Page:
Atlanta Falcons’ Kroy Biermann (71) puts a hit on Cincinnati Bengals’ Giovani Bernard during the first half of Thursday’s preseason game at the Georgia Dome. (Staff Photo: Jason Braverman)
FLOWERY BRANCH — When the Atlanta Falcons brought in defensive coordinator Mike Nolan last season, he arrived with a new and aggressive approach on defense that focused on confusing opposing quarterbacks to slow their ability to make good reads and move the ball down the field.
Nolan made safeties William Moore and Thomas DeCoud orchestrators of the pre-snap chaos, giving them carte blanche to move defensive pieces around prior to the snap then change looks after the snap to dumbfound passers.
The plan worked.
Atlanta ranked fifth in the league last season with 20 interceptions and picked off elite quarterback Peyton Manning three times in one quarter during a Week 2 win over the Denver Broncos and Drew Brees five times in a Week 13 victory against the New Orleans Saints.
As good as Atlanta was at picking off opposing quarterbacks, the Falcons were not on top of getting to them. With just 29 sacks last season, only four teams had fewer sacks in the NFL.
Nolan’s new approach to getting pressure on opposing quarterbacks in 2013 has a lot to do with a somewhat new role for Kroy Biermann.
Biermann, 28, a sixth-year defensive end out of the University of Montana, finished second on the team last season with four sacks and played a bit of a hybrid role as a defensive end and an outside linebacker. Biermann was even used in coverage all over the field.
Through three weeks of training camp, Biermann’s versatility is blossoming. Not only is he still running with the first team as a defensive end at times and a linebacker too, but unlike in years past he’s spending most of his time in individual drills with the linebacker corps.
When the team held its annual Friday Night Lights scrimmage this season, Biermann started the game at outside linebacker in a 4-3 set. He started Atlanta’s first preseason game last Thursday at the same outside linebacker position. He played all but four of his 15 snaps during the first team’s three defensive series at linebacker.
“Kind of what he’s doing right now is really nothing new,” said linebackers coach Glenn Pires. “He’s been a versatile guy on first, second and third downs. He’s really just getting better and picking up where he left off.”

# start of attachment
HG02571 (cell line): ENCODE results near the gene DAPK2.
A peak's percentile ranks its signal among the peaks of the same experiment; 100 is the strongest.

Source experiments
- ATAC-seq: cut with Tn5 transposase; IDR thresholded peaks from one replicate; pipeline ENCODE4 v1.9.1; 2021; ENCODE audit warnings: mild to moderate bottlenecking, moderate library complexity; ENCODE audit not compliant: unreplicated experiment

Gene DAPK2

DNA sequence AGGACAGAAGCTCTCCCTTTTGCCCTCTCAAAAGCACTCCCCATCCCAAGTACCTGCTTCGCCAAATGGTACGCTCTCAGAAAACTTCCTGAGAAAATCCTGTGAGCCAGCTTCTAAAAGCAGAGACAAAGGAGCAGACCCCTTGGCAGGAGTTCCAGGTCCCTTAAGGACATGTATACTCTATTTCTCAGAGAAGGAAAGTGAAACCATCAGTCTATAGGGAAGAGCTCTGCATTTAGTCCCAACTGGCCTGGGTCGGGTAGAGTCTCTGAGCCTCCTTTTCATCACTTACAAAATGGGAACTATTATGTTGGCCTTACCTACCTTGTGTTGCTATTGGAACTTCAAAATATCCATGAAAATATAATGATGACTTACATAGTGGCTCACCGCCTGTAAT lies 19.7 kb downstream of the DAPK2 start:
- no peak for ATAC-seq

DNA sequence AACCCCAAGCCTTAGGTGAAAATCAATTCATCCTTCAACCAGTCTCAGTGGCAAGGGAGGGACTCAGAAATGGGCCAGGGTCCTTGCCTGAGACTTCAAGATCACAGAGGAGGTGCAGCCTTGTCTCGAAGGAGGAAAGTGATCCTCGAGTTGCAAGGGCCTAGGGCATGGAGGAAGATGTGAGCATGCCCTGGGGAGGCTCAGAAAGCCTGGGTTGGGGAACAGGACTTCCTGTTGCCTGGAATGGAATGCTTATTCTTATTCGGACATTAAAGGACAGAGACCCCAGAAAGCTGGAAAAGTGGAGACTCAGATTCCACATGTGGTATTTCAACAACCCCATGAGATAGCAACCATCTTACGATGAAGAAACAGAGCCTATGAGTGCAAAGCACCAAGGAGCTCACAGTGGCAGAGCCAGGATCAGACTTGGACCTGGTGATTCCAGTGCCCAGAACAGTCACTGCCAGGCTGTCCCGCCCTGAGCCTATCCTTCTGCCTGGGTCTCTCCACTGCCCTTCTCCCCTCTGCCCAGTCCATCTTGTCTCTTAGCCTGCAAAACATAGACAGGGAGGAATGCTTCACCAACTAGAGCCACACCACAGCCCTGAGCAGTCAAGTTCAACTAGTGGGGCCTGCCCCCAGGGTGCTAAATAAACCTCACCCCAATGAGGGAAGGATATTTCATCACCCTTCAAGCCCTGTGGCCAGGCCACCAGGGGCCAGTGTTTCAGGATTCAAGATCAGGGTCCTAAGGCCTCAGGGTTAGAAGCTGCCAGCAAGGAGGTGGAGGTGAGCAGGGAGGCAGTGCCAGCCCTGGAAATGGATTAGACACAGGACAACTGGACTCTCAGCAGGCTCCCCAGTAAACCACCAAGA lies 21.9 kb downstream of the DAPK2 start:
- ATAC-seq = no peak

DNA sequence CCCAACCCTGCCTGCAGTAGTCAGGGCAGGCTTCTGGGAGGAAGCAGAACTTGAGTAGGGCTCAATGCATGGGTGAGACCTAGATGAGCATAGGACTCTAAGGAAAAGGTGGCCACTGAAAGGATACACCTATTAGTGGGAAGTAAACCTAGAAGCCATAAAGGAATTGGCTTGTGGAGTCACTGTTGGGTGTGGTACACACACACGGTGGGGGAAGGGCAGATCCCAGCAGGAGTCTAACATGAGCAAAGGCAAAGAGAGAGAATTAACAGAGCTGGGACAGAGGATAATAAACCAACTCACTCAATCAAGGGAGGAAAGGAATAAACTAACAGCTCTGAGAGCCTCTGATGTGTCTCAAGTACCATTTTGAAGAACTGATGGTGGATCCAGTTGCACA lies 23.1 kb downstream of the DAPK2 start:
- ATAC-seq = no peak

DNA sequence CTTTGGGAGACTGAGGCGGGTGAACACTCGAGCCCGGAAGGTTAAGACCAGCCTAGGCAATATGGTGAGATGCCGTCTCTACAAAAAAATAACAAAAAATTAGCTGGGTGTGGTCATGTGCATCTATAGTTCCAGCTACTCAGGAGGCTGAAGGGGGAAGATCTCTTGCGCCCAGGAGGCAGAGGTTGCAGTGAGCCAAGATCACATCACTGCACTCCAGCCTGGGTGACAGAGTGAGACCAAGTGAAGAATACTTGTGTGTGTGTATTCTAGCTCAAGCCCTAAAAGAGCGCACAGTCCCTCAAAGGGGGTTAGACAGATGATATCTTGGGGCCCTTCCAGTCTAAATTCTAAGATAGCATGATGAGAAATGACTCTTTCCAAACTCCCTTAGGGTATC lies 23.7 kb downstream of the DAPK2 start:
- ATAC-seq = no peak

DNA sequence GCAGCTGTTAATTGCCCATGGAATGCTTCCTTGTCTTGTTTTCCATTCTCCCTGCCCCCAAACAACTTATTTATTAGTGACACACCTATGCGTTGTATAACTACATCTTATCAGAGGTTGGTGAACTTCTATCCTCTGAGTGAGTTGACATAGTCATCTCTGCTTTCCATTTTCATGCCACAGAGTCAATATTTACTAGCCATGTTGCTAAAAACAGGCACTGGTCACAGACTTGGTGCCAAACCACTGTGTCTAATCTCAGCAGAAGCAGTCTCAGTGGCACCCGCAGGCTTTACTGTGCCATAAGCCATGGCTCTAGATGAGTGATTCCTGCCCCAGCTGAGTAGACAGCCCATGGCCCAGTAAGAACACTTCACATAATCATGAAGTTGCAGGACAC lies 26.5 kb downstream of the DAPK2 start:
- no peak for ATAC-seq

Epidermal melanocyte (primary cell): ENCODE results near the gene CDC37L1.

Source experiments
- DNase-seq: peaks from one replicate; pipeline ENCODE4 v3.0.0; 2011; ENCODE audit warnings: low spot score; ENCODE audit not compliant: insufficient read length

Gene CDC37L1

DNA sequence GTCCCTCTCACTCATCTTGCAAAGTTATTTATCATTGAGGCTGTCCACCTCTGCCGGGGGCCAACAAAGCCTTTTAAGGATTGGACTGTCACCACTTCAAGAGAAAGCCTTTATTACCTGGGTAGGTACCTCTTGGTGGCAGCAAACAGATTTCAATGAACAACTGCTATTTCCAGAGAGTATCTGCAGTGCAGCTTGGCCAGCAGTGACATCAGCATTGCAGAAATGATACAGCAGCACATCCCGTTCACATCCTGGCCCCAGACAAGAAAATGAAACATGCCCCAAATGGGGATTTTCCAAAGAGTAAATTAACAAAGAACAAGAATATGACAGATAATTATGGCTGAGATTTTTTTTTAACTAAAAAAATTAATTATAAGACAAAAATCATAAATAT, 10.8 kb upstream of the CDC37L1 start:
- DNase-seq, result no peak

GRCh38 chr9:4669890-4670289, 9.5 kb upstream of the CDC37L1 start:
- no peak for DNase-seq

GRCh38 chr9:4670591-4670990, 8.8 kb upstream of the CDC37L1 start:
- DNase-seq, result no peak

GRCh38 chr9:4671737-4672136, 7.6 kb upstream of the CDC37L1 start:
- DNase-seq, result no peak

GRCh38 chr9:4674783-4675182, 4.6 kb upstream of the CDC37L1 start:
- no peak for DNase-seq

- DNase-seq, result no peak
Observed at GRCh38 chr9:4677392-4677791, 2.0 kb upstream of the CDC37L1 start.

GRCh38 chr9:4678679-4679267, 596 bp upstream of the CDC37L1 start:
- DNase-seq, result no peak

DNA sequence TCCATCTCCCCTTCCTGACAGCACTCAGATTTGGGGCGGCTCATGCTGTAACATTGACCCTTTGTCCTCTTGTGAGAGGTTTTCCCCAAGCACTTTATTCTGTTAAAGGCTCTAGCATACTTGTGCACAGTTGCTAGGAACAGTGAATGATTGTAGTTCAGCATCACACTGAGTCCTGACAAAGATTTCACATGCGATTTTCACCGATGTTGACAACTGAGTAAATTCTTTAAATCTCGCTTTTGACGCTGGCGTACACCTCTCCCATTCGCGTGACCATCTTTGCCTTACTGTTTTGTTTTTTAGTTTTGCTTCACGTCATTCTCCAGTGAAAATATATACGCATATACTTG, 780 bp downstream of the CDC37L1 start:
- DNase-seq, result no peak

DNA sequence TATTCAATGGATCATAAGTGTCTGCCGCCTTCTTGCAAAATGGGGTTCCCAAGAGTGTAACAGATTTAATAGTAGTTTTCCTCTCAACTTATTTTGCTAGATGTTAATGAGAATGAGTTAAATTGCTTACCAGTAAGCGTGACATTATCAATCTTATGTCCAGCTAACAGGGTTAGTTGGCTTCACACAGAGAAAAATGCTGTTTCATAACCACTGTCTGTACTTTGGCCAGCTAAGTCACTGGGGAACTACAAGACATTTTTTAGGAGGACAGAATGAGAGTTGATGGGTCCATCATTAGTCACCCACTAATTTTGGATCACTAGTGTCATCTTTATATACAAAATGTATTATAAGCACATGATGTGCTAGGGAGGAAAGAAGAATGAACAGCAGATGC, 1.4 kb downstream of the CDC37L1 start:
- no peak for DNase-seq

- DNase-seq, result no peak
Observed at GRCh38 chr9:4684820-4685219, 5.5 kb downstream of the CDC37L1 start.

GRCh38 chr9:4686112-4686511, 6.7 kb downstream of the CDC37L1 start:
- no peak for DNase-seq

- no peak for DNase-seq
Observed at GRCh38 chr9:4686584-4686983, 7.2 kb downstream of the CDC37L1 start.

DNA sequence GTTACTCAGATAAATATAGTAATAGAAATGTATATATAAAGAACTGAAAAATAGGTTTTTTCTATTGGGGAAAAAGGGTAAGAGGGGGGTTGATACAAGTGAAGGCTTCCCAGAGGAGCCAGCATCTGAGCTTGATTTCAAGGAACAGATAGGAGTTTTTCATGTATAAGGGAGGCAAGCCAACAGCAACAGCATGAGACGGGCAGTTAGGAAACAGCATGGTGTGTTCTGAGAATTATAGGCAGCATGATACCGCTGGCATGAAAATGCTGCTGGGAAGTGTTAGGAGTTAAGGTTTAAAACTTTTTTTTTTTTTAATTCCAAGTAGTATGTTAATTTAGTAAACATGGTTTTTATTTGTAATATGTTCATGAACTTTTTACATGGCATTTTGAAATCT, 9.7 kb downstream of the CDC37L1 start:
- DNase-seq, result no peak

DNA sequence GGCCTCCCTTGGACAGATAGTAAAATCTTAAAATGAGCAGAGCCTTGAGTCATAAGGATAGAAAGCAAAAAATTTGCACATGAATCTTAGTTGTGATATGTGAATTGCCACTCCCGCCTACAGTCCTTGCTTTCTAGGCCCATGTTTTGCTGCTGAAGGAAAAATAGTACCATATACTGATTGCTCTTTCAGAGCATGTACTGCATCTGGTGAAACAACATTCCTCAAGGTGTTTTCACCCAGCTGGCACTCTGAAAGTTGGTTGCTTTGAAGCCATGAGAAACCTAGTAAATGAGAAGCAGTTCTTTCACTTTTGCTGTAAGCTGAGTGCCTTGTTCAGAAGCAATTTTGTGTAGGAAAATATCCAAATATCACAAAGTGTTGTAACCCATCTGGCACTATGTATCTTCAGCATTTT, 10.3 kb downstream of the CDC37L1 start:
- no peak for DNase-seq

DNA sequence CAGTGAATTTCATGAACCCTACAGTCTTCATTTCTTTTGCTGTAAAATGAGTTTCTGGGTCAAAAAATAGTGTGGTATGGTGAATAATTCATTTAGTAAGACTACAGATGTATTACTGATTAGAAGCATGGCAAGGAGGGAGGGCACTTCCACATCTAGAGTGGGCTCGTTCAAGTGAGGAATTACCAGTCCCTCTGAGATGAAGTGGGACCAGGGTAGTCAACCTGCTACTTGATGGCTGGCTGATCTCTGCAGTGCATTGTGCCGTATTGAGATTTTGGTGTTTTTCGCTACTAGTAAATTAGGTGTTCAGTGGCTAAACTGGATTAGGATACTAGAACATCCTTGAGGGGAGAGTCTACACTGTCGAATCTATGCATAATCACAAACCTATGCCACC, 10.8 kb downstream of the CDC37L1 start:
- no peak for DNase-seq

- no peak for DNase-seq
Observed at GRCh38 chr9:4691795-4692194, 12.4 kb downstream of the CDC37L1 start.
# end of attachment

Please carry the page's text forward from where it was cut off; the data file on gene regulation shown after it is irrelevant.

Because Biermann is getting better — some coaches think he’s one of the best on the roster at getting to the opposing quarterback — it is imperative that Nolan finds ways to get Biermann into pass-rushing situations.
Hence, Biermann’s increased use at linebacker. It appears the team thinks his 6-foot-3, 255 pound frame is better suited to rush from the standing position with a little bit of open space between him and potential blockers prior to contact. Biermann said the change has altered some of the things he’s working on in training camp.
“I’ve had to work more on the hands and hand placement and vision,” said Biermann. “Not necessarily so much speed to power.”
With Biermann beginning his pass rush from the linebacker position it gives him more opportunities to use his athleticism. Instead of being locked up with an offensive lineman within one step of the snap of the football, now Biermann can enter that engagement at a higher speed upon initial contact. And he can pick his lane and angle to the quarterback instead of having it dictated to him by a guy 50 pounds heavier.
Even though Biermann is putting in a lot of work at linebacker, his days aren’t over at defensive end. Pires said the team still considers Biermann a lineman first, and head coach Mike Smith agrees.
Smith on many occasions since the beginning of camp has voiced his opinion on the defense in 2013, a unit he wants to be much more flexible so the coaching staff can find ways to attack certain matchups. Biermann’s flexibility to move from linebacker to defensive end and back at a moment’s notice is appealing to the Falcons.
That’s where Nolan’s base 4-3 scheme can easily become a hybrid 3-4 at times. The flexibility and versatility of players like Biermann (as well as defensive end Osi Umenyiora, who is standing up in the pass rush for the first time in his career, and defensive tackle Jonathan Babineaux, who is rushing the passer at times in Atlanta’s hybrid looks) are giving the Falcons the tools to become more creative on defense.
Now Biermann must take the opportunities given to him by this defensive creativity and attack the quarterback with more regularity. Biermann has 16.5 sacks over his five-year career and never more than five in a season.